Move over, Hollywood.
The numbers are a land-speed record for the sale of any video game: It’s the fastest $1 billion ever made in the video-game industry. Black Ops broke the previous record set by its predecessor, Call of Duty Modern Warfare 2, a year ago.
The resuls show that Call of Duty is firmly embedded in the psyche of the modern gamer as a top brand for action games. But the numbers have a far deeper significance — and here’s why even people outside the industry should be paying attention.
Activision Blizzard previously announced the game sold more than $650 million in its first five days, outpacing all records for five-day box office receipts of any movie, according to boxofficemojo.com. A year ago, Modern Warfare 2 hit $550 million in five days.
To date, more than 600 million hours have been logged playing Call of Duty: Black Ops since the game launched. The average player logs on more than once a day and plays for more than one hour each time, according to Microsoft, which operates the Xbox Live online gaming service for the Xbox 360 game console. More than half the time is spent playing online against friends. Those numbers attest to the strong engagement we noted in our own story on Black Ops multiplayer gaming.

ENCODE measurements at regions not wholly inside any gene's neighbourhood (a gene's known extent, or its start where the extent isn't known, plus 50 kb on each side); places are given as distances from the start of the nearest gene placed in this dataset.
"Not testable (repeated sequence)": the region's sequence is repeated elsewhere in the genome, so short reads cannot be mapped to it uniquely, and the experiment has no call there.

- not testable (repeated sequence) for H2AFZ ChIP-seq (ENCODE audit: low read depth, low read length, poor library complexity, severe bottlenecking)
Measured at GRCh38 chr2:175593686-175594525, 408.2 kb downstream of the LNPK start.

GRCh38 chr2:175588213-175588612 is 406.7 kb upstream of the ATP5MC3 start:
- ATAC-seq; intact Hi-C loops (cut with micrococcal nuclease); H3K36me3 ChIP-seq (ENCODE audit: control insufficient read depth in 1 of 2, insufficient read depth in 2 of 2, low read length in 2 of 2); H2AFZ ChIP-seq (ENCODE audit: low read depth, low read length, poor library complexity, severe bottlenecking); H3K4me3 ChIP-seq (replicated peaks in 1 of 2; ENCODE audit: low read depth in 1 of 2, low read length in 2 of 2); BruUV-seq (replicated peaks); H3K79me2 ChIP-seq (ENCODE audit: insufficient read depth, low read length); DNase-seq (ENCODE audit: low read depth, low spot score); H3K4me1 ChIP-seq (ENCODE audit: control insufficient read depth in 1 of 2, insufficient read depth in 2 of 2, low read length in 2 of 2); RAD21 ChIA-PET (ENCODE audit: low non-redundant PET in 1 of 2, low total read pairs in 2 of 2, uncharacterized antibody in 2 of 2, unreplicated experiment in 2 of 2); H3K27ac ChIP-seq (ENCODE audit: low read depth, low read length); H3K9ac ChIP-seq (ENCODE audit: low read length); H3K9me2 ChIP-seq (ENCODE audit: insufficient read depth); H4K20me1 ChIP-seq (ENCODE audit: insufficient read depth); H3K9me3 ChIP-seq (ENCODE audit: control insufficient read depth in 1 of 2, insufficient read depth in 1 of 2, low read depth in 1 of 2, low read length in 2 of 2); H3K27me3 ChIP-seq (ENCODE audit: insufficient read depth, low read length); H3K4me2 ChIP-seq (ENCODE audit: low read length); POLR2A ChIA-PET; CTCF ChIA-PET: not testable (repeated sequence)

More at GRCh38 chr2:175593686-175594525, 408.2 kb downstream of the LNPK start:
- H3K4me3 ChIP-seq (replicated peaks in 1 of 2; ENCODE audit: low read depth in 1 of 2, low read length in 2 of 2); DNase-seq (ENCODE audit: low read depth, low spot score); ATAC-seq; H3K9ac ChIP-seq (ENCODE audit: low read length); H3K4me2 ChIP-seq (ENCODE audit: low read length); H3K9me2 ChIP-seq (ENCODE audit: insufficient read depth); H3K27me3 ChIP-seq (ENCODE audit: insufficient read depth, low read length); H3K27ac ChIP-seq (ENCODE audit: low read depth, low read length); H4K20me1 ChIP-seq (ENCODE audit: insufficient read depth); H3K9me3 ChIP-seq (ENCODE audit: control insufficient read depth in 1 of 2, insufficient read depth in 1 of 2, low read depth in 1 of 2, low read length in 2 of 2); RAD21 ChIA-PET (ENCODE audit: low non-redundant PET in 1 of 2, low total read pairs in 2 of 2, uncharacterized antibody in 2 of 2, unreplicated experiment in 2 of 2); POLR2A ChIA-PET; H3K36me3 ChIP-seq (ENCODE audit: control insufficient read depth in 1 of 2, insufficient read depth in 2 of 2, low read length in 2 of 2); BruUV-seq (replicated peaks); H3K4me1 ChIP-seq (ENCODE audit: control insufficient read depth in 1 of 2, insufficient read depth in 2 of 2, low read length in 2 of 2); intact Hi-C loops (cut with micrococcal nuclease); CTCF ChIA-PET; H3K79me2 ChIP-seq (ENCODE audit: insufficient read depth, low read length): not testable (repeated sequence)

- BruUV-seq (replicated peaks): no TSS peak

“In all of entertainment, only Call of Duty and “Avatar” have ever achieved the billion dollar revenue milestone this quickly,” said Bobby Kotick, chief executive of Activision Blizzard. “This is a tribute to the global appeal of the Call of Duty franchise.”
Some of that is marketing bravado, to be sure. But a little bluster is in order when you own a killer franchise in an entertainment category that’s commanding an increasing share of people’s leisure time and spending.
The sales success comes despite turmoil at Activision Blizzard, whose mainstay Call of Duty game studio, Infinity Ward, erupted into litigation earlier this year as the company fired the founders for allegedly trying to start a new company while still employed at Infinity Ward. Black Ops was created by the here-to-fore second-string game studio, Treyarch.
But like moviegoers who sit down for a sequel even if the studio signs up a new director, players evidently don’t care about who makes the game — as long as the game is good.